Jay Z & Beyonce's Joint Album Might Hit TIDAL First, But Is That Enough To Save The Streaming Site?
If the rumors are true, it looks like we will be getting a joint Beyoncé and Jay Z album before the end of the year. After their uber-successful $100 million dollar On the Run tour and HBO special last year, the album could not come at a better time for the duo. However, some fans might be disappointed to hear the current rumor that Beyoncé and Jay Z's joint album will be released to TIDAL before it comes anywhere else — especially since the streaming site isn't exactly a roaring success so far.
In March, Jay Z announced his new streaming service TIDAL with a lot of hoopla and fanfare. The world watched as musical icons like Nicki Minaj, Madonna, Kanye West, and Rihanna signed a manifesto in support of the paid service. Jay Z purchased TIDAL for a whopping $56 million dollars. He hoped to create a fairer streaming service for artists who are only getting paid pennies in royalties when their songs are streamed on other services like Pandora and Spotify. Jay Z spoke with Billboard about the project saying,
"We didn’t like the direction music was going and thought maybe we could get in and strike an honest blow and if, you know, the very least we did was make people wake up and try to improve the free vs. paid system, and promote fair trade, then it would be a win for us anyway."
Since TIDAL premiered several artists have released exclusive content on the service. Jay Z released a video for his song "Glory," and Beyoncé released a new single "Die For You". Despite access to these special releases, it doesn't look like the public is willing to shell out a monthly sum of $9.99 for the standards audio service and certainly not $19.99 for the premium version. The CEO was replaced just shortly after its botched launch, and Billboard has reported that TIDAL dropped out of the top 750 in the Apple's App store. It would make sense then for the Jay and Bey's joint effort to go on the streaming service in an effort to revive it.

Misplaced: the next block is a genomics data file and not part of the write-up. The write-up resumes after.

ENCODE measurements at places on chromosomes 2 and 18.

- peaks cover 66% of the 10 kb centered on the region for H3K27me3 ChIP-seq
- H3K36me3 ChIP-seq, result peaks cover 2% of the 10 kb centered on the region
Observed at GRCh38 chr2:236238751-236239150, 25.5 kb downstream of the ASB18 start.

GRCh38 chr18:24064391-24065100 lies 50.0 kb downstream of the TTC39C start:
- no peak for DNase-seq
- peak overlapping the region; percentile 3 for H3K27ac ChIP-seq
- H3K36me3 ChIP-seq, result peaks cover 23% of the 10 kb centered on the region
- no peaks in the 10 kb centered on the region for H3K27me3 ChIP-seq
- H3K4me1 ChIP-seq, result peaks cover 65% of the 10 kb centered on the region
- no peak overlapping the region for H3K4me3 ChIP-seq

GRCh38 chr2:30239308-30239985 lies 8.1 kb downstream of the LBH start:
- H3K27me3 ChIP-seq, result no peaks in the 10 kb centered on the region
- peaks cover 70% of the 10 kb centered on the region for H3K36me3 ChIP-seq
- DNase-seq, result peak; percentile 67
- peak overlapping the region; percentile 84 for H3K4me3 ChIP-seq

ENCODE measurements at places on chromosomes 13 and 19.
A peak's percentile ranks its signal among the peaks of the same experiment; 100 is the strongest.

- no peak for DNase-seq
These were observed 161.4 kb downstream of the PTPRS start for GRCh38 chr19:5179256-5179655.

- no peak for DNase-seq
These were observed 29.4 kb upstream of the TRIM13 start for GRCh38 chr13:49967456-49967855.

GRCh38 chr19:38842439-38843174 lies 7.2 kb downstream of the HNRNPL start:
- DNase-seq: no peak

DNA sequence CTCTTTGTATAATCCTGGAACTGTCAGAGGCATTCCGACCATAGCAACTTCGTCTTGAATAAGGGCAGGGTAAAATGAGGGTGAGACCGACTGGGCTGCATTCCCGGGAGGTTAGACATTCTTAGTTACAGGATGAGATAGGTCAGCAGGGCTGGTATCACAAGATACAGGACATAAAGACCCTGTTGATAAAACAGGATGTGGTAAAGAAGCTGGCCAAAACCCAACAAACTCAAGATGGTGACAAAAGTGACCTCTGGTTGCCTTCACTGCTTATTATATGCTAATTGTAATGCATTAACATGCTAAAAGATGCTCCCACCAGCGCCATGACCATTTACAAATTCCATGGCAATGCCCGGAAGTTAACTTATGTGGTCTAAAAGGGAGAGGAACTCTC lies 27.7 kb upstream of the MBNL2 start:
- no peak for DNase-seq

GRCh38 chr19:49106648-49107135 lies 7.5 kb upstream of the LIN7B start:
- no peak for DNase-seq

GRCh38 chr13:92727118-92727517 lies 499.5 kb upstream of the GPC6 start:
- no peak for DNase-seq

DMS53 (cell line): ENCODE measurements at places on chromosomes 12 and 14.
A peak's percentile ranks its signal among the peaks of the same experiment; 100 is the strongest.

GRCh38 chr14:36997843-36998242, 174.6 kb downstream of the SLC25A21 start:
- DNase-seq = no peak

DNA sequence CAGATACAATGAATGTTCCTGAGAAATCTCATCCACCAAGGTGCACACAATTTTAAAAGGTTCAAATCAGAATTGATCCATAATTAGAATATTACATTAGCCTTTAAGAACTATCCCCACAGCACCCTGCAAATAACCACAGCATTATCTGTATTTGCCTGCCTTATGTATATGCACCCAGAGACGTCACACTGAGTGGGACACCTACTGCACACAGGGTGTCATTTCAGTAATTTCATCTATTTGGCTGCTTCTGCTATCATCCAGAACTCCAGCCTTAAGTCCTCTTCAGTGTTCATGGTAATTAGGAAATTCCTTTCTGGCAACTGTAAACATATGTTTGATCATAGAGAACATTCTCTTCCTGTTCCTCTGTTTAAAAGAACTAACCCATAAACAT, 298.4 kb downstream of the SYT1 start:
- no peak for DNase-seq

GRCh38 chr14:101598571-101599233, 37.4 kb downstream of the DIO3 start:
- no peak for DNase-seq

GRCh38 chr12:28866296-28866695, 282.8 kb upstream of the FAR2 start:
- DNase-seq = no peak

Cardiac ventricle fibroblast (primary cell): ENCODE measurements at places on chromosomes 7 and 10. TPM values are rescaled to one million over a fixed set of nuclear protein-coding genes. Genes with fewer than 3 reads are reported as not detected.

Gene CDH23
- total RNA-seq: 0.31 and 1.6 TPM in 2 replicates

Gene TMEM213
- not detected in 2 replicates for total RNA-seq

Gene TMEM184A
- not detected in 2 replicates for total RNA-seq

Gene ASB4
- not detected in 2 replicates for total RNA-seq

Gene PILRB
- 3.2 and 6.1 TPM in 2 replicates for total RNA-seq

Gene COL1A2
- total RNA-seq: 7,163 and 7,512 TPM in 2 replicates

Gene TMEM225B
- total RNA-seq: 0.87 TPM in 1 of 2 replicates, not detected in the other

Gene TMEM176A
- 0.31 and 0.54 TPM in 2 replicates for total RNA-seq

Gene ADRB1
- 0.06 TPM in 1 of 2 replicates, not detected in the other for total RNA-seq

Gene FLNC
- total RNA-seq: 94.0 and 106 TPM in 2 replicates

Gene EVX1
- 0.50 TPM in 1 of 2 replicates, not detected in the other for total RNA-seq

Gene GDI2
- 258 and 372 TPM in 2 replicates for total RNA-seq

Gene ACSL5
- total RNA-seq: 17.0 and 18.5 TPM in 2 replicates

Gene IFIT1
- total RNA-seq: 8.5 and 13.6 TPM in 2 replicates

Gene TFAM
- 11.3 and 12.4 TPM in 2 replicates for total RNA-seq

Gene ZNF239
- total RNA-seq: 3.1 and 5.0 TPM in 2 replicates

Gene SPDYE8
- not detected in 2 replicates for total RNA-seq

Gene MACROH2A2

However, will the album be enough to save TIDAL? I'm sure there will be tons of people who will happily throw down their $9.99 (at least for the first month) for access to the album, but I doubt the service will be able to sustain a large number of their consumers for an extended period of time. While I was happy to spend way too much money to see the King and Queen in concert, I rarely buy albums. The music industry has changed so rapidly in the last few decades, and it's commendable that artists are trying to find a way to be paid fairly for their art. Even though I'm thrilled about a joint Jay Z and Beyoncé album, I will still be content to stream it on Spotify or some other free service. Looking at the data and the numbers, it looks like the majority of the public share that same sentiment.
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